Stainless Steel

Stainless-Steel-Kitchen-2  

 

 

 

 

 

 

 

 

Here we go. On the inside of my brand new "Sit With Me" CD are some liner notes. On them is an invitation to check out my blog for the stories and experiences behind the songs. I'm not sure if that was a good idea or a bad one. I, for one, love when I get to read about the meaning behind a song or anything the songwriter has to say about it. Second, a bunch of people have asked me to do this.

The downside is that it's (a) one more way to be vulnerable and (b) it maybe steers the interpretation toward the songwriter's bent when it could be applied to your own life in a different, or maybe even greater way.

Depending on how risky you are, keep reading. ;)

I decided to start with "Stainless Steel". Picking which tune to start with feels tricky in and of itself. I've chosen this one because I feel like it's one of the most honest and raw tunes. It seems to fit my blog, I suppose.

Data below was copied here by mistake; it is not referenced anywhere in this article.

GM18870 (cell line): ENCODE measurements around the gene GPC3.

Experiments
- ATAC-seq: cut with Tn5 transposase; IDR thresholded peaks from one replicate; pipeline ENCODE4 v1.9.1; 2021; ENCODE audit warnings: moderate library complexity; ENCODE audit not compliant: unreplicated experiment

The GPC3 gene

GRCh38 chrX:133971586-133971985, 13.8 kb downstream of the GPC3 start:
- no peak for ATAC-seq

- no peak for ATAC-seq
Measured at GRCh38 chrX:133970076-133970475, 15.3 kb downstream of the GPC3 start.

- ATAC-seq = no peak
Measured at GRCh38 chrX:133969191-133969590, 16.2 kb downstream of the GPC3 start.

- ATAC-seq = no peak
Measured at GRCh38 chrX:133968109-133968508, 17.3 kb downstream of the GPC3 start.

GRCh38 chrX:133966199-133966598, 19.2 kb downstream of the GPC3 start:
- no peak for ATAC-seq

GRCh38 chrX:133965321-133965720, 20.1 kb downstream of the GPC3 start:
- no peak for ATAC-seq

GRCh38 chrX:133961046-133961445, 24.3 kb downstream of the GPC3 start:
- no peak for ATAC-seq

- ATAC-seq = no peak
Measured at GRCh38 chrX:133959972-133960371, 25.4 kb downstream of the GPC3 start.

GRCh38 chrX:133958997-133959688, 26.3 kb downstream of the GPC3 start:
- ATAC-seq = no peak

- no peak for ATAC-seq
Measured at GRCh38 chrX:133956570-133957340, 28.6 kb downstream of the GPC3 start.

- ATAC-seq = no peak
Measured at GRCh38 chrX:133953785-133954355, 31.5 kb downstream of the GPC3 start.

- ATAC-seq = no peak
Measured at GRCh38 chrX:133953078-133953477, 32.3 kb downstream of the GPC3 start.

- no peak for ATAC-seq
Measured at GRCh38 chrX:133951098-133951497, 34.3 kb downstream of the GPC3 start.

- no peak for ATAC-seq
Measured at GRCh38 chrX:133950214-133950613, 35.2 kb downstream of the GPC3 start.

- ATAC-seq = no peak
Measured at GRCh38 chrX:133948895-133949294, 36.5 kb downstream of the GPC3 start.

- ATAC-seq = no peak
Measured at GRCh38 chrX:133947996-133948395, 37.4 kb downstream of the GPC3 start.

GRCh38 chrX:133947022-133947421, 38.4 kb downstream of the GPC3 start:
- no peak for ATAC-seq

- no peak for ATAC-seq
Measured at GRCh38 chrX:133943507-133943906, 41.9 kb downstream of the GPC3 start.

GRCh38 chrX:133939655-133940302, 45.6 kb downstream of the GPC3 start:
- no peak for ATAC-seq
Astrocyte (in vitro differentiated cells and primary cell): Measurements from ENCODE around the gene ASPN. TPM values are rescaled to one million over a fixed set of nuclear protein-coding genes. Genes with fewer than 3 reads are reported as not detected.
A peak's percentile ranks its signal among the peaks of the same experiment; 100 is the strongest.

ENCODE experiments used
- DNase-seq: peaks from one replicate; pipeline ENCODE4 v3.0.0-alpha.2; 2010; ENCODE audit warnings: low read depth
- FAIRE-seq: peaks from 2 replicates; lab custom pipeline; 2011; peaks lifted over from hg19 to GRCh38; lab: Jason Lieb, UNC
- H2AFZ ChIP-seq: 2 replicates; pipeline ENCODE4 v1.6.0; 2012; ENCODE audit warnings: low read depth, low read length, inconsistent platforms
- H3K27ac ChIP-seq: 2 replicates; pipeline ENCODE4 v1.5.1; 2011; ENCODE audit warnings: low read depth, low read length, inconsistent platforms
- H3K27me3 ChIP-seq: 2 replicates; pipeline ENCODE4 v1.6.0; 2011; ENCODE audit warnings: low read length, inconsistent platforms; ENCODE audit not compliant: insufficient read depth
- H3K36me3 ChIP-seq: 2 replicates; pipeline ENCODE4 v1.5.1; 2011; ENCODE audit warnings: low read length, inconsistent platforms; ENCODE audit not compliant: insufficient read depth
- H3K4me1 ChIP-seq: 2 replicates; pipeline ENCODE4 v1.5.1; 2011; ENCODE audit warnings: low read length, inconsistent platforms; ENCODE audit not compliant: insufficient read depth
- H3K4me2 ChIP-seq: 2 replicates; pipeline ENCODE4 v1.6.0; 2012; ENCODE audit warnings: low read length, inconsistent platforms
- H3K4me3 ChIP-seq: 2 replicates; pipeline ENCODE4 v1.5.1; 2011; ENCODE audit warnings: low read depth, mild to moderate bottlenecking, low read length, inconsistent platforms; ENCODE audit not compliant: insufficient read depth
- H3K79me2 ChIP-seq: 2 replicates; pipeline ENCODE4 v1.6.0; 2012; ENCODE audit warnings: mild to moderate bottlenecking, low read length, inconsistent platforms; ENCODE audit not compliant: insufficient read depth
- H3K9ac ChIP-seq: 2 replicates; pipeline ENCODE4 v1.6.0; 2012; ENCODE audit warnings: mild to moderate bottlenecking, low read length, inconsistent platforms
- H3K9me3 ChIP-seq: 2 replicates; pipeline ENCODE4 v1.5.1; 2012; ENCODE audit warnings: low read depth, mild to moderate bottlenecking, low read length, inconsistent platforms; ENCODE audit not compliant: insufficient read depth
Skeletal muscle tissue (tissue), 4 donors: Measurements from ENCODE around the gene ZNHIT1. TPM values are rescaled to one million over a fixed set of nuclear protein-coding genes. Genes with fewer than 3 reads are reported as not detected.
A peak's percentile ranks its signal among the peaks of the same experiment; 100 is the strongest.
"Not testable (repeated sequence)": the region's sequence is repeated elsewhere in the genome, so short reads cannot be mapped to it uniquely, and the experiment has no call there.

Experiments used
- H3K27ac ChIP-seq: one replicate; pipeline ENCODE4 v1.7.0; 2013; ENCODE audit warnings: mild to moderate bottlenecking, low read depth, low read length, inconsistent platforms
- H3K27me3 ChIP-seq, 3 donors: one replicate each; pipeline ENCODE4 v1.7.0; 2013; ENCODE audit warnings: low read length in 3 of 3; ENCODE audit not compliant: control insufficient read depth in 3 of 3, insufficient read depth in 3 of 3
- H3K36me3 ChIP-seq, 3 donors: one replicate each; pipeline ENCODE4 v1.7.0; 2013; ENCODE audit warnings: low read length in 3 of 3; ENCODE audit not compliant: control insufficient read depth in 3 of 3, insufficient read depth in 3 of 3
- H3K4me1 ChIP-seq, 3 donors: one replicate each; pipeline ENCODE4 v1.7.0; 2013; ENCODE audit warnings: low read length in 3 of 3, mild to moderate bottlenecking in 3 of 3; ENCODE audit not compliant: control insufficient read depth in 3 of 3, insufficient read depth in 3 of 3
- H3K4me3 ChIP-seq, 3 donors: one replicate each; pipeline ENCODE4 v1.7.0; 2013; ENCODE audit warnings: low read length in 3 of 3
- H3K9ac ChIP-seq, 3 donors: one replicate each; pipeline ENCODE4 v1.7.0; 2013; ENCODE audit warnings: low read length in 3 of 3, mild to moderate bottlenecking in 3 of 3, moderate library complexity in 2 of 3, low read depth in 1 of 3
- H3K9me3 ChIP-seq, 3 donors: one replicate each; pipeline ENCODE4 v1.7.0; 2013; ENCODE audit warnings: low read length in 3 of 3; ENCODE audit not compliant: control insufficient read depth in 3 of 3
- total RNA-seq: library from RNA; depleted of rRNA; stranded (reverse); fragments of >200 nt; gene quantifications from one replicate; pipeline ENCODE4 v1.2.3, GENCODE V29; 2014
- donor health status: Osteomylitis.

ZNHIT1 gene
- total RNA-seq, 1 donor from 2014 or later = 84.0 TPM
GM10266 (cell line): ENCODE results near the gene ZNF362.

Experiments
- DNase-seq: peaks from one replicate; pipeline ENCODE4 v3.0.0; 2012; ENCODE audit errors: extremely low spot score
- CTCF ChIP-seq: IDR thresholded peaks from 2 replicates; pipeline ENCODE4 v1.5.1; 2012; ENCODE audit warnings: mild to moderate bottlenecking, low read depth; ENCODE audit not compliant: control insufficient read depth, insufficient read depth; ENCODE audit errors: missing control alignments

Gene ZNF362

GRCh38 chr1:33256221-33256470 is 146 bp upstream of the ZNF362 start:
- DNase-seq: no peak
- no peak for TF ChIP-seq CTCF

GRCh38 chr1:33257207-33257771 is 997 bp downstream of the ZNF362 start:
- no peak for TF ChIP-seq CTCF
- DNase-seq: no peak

I don't want to point any fingers at anyone with this tune; we all have our sh  crap. At the same time, this is crap that has particularly hurt over the last few years. Simply put, we've seen people walk out on their families in various ways. It's devastating for all involved - the bystanders, the extended families, the spouses, and, mostly, I believe, the children. It's heartbreaking really.

You'll hear plenty of house/kitchen references in this song - stainless steel, island, home, handprints of children, painted doors, polished floors, etc. That's because I felt most hit with this crap while standing in the heart of someone's home. I know from walking alongside plenty of friends in this season of life, that something new and shiny looks enticing. It looks invincible. It looks independent. In truth, it seems that the stainless appeal wears down; that new place isn't independent, but lonely; it is a house of cards; and no matter how much you paint and polish, there are knicks that just won't buff out of the story.

These stories bring me to my knees - desperate to pray and weak with sadness.

"You know that this ain't home, this ain't home... this stainless steel."

May you know your home. May you choose your home.